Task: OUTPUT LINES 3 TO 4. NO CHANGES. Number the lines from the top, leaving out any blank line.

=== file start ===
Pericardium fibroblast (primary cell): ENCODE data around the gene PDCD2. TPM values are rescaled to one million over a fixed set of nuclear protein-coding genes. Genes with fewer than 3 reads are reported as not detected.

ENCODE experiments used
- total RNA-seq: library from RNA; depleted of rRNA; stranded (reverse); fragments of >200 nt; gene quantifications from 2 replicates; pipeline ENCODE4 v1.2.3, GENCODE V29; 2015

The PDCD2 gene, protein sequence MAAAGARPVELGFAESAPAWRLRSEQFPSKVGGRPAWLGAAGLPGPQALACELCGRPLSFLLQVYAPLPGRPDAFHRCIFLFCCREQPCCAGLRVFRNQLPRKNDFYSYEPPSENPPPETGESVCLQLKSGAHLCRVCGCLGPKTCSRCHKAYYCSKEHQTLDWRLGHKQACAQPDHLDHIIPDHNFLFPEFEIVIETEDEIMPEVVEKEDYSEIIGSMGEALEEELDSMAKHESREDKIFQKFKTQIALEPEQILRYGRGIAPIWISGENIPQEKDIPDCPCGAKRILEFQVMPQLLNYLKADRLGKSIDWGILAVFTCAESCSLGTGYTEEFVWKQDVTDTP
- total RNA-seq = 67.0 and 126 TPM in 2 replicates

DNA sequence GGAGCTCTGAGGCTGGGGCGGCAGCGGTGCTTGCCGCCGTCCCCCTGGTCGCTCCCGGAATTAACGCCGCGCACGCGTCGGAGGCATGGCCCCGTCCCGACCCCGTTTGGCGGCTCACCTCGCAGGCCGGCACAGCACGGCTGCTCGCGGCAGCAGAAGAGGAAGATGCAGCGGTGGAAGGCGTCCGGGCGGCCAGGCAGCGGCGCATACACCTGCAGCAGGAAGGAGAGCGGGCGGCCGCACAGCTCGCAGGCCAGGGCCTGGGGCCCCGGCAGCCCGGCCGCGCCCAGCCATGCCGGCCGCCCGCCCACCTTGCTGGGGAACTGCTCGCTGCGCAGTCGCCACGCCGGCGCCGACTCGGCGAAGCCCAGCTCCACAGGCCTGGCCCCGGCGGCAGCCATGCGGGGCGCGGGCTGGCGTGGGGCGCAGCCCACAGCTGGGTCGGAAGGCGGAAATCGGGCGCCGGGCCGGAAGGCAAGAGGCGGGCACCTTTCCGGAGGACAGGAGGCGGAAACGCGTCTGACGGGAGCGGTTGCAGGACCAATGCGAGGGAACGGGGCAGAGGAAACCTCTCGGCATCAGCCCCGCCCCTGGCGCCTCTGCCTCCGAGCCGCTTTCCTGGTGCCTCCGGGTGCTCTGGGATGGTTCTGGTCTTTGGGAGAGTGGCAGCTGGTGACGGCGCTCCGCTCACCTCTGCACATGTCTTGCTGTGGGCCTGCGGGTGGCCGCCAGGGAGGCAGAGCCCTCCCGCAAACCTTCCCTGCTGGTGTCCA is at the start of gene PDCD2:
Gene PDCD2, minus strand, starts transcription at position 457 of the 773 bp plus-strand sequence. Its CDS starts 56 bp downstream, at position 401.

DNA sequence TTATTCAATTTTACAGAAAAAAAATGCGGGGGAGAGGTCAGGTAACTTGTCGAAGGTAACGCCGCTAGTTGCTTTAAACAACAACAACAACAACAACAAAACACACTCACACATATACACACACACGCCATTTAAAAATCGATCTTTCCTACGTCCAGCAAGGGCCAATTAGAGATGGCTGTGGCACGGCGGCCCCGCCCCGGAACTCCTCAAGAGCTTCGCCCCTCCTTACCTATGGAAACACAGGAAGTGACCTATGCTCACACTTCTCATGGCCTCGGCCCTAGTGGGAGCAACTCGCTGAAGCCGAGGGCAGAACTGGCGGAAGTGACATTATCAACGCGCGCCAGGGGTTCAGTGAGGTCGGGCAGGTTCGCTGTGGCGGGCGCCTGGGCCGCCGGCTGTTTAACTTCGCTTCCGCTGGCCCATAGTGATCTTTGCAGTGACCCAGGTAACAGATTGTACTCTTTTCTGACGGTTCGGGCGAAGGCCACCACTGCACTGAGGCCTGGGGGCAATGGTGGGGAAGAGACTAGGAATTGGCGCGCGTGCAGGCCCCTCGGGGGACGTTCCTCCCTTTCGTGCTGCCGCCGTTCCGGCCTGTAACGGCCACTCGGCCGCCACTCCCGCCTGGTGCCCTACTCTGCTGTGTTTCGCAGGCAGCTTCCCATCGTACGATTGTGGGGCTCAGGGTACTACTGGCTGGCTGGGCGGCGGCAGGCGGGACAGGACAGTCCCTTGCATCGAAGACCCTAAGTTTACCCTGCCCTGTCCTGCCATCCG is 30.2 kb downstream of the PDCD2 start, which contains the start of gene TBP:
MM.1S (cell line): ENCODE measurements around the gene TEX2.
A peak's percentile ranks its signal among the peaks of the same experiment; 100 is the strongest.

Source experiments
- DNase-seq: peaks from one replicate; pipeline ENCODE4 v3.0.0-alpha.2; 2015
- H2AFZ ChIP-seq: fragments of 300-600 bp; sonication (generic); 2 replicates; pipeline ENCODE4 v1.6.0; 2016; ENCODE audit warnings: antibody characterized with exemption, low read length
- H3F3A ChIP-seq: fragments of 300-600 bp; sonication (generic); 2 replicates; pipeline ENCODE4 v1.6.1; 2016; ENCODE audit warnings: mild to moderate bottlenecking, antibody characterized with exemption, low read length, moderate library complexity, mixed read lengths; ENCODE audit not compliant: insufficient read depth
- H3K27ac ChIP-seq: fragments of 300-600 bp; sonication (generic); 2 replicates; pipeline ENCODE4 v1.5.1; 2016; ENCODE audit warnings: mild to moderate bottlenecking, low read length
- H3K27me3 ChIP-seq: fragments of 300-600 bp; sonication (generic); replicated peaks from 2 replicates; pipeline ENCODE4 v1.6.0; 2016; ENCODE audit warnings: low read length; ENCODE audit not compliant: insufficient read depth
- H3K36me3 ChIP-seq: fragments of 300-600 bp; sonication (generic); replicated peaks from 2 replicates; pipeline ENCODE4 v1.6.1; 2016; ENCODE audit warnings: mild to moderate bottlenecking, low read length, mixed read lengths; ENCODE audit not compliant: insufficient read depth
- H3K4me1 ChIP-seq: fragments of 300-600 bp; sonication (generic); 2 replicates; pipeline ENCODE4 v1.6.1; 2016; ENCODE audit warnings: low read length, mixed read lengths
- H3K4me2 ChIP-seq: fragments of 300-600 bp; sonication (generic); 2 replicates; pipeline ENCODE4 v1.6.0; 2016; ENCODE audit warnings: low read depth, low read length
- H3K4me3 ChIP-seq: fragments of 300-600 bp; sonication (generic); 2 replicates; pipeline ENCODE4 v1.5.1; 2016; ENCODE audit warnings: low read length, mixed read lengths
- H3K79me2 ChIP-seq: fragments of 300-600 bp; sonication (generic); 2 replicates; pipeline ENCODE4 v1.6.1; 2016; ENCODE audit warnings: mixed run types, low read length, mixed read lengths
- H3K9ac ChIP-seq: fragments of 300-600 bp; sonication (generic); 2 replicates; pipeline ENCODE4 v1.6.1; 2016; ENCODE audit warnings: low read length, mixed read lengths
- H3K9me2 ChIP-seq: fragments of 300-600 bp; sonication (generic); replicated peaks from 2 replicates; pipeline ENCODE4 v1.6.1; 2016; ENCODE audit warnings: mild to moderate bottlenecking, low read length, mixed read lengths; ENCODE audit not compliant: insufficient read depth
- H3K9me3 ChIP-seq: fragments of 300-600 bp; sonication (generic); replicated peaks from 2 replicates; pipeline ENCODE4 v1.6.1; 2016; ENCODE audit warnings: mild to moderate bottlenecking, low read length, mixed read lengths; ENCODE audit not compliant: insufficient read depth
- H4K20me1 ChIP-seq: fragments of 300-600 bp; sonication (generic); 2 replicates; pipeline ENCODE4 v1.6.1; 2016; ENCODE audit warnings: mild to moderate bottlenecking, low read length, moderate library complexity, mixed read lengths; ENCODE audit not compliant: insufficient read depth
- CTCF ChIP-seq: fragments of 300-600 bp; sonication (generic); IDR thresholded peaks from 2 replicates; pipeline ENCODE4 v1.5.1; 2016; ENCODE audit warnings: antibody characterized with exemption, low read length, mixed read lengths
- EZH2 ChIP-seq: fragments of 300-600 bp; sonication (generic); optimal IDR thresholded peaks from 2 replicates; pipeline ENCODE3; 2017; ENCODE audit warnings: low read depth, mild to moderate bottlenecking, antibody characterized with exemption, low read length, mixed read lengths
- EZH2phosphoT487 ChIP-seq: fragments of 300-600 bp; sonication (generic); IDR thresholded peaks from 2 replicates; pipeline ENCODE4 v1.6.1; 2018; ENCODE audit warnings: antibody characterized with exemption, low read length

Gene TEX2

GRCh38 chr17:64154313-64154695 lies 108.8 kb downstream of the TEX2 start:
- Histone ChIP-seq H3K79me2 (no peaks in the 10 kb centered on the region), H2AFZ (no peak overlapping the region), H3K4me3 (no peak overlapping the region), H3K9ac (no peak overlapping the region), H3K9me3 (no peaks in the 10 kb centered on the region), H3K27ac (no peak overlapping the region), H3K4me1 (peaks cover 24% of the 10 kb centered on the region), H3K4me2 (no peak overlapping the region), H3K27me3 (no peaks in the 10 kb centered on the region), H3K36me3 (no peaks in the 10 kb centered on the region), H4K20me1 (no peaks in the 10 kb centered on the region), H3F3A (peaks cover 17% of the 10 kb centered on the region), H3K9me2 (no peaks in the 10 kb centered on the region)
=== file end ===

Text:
- total RNA-seq: library from RNA; depleted of rRNA; stranded (reverse); fragments of >200 nt; gene quantifications from 2 replicates; pipeline ENCODE4 v1.2.3, GENCODE V29; 2015

The PDCD2 gene, protein sequence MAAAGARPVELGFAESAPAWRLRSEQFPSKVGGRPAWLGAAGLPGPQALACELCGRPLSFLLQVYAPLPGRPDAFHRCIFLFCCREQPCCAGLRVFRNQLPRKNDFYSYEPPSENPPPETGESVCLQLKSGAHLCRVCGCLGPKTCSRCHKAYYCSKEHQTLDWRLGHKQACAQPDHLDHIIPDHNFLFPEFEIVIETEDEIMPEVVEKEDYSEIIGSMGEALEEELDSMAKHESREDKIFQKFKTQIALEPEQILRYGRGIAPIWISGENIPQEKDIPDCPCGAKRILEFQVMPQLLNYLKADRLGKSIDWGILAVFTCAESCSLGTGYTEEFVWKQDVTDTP